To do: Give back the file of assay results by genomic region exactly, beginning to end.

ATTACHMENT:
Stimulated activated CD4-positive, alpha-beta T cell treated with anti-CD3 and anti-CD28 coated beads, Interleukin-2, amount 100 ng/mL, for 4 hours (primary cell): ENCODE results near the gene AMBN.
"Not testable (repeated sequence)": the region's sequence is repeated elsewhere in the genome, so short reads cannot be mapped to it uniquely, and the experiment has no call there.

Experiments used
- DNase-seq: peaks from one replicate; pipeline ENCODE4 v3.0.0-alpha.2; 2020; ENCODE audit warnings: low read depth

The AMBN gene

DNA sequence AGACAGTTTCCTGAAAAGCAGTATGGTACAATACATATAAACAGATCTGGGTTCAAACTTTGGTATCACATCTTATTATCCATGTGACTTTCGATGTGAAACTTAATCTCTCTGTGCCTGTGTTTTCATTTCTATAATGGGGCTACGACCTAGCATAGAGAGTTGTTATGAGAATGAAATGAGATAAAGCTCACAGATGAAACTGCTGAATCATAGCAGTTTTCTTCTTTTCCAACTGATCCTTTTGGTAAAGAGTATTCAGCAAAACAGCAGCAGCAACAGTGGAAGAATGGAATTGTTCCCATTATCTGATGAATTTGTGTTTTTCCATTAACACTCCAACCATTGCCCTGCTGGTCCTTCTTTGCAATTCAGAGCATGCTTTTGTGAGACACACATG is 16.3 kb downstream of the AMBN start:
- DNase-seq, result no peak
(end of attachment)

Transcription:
Stimulated activated CD4-positive, alpha-beta T cell treated with anti-CD3 and anti-CD28 coated beads, Interleukin-2, amount 100 ng/mL, for 4 hours (primary cell): ENCODE results near the gene AMBN.
"Not testable (repeated sequence)": the region's sequence is repeated elsewhere in the genome, so short reads cannot be mapped to it uniquely, and the experiment has no call there.

Experiments used
- DNase-seq: peaks from one replicate; pipeline ENCODE4 v3.0.0-alpha.2; 2020; ENCODE audit warnings: low read depth

The AMBN gene

DNA sequence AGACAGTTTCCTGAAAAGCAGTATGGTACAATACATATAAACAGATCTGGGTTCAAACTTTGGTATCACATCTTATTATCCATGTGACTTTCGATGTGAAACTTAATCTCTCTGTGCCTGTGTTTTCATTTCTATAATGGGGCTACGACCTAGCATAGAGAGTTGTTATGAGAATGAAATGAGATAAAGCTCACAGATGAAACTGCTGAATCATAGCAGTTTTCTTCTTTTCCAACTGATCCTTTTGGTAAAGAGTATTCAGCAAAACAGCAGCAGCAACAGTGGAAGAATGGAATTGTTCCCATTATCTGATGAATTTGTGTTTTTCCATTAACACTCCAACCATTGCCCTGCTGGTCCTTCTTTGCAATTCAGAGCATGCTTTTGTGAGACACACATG is 16.3 kb downstream of the AMBN start:
- DNase-seq, result no peak